Article written by Keith Clarke in Classical Music magazine
"The music world paid tribute to Sir John Tavener on 11 June with a service of thanksgiving at Westminster Abbey, attended by The Prince of Wales. Sir John died on 12 November last year, aged 69.
Leading a service which mirrored the composer’s religious and personal leanings by including a gospel reading spoken and chanted in Greek, the Dean of Westminster, John Hall, was joined by Archbishop Gregorios of Thyateira and Great Britain.
An address was given by Sir Nicholas Kenyon, who said Tavener’s music was truly unique. Tavener was never a remote or theoretical composer, said Sir Nicholas, speaking about the ‘sense of paradox between the extrovert strength of John’s personality and the other-worldly nature of his music. Perhaps this was one secret of his success.’ He was not, as some imagined him, an anonymous medieval monk or a hermit writing religious music, ‘but an opinionated, hugely attractive late 20th-century personality. It was perhaps the tension between the extrovert personality and the inner vision that powered so much of what he wrote.’
Simon Russell Beale gave a reading from Isaiah and Sir John’s daughter Theodora read Ninety-Nine Words for my Darling Children, Theodora, Sofia and Orlando.
Tavener’s music was celebrated with some superb performances. Counter-tenor Andrew Watts and oboist Nicholas Daniel presented The Hidden Face; Patricia Rozario sang Eternity’s Sunrise and Song of the Angel; and Steve Isserlis played Threnos. Stephen Layton conducted the Britten Sinfonia, which played ‘Mother of God, Here I stand’ from The Veil of the Temple.
Choral music was sung by the Choir of Westminster Abbey, conducted by James O’Donnell, and included They are all Gone into the World of Light; The Lamb; Funeral Ikos and a setting of The Lord’s Prayer.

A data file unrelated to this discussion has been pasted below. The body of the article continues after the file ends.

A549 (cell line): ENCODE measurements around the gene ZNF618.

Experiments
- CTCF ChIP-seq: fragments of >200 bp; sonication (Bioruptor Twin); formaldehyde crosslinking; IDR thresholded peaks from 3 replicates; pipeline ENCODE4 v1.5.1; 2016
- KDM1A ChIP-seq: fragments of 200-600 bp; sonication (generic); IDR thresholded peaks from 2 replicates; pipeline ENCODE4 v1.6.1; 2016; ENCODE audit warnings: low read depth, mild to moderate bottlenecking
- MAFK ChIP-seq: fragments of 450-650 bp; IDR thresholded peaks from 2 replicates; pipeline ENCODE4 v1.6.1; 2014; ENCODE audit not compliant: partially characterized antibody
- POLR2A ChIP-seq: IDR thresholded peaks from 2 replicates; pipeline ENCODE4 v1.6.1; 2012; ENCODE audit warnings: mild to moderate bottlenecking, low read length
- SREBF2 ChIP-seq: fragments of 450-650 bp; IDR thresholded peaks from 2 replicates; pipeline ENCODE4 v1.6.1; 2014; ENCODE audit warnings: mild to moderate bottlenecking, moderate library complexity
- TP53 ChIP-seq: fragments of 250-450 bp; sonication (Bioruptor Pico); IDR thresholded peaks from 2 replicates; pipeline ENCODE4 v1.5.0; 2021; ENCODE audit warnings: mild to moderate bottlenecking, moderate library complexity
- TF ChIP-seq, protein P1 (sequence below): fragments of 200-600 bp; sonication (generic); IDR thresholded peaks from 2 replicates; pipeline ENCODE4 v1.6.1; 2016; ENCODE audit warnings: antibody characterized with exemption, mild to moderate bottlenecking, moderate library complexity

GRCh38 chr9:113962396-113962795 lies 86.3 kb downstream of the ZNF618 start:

Music of other composers included a Mozart’s Adagio played by violinist Thomas Gould and works by Bach played by assistant organist Martin Ford, who concluded the service with Messiaen’s rousing ‘Transports de joie d’une âme devant la gloire du Christ qui est la sienne’ from L’Ascension.
A retiring collection was taken for the John Tavener Memorial Fund which is being set up to benefit creative and intellectual endeavours close to the composer’s heart."
Stephen Layton's discography of Tavener's works comprises three current releases, and an upcoming re-issue of The Veil of the Temple under the Signum Classics label.
The first, in 2003 - The John Tavener Collection (Decca) - is a compilation of short, individual pieces combined with larger works such as The Protecting Veil, representing various aspects of John Tavener's "high holy minimalist" style.
The second, in 2004 - John Tavener Choral Music (Hyperion) - includes some astonishingly fresh new compositions from the composer, moving away from the Greek Orthodox rites which infused so much of his past output, and now embracing the metaphysical - in both text and musical response. The collection contains 3 new works - Butterfly Dreams, Schuon Hymnen and Shûnya, all written in 2003, and no fewer than six première recordings.
The third, in 2005 - The Veil of the Temple (RCA) - is a recording of the Concert version of the work, performed live and by the same forces as at the concerts in Temple Church (27-28 June 2003 and 4-5 July 2003). Compared to the full version, which runs for about 480 minutes, this shortened version runs to 148' 17". A 70-page booklet contains the full texts, translations where appropriate, and authoritative notes and commentaries, including some by Tavener himself.
The latest Layton release of Tavener's music is a re-issue by Signum Classics of the original RCA (2005) recording of The Veil of the Temple. As for the original RCA recording, the material is taken from the two live recordings of "The Veil of the Temple - All Night Vigil" from the premieres in 2003. The sections of the score were drawn together by Stephen Layton with the blessing of the composer and edited from the 7.1 surround sound recording of Sandy Lerner by Adrian Peacock and Mike Hatch.
The Choir of the Temple Church, London
Members of the English Chamber Orchestra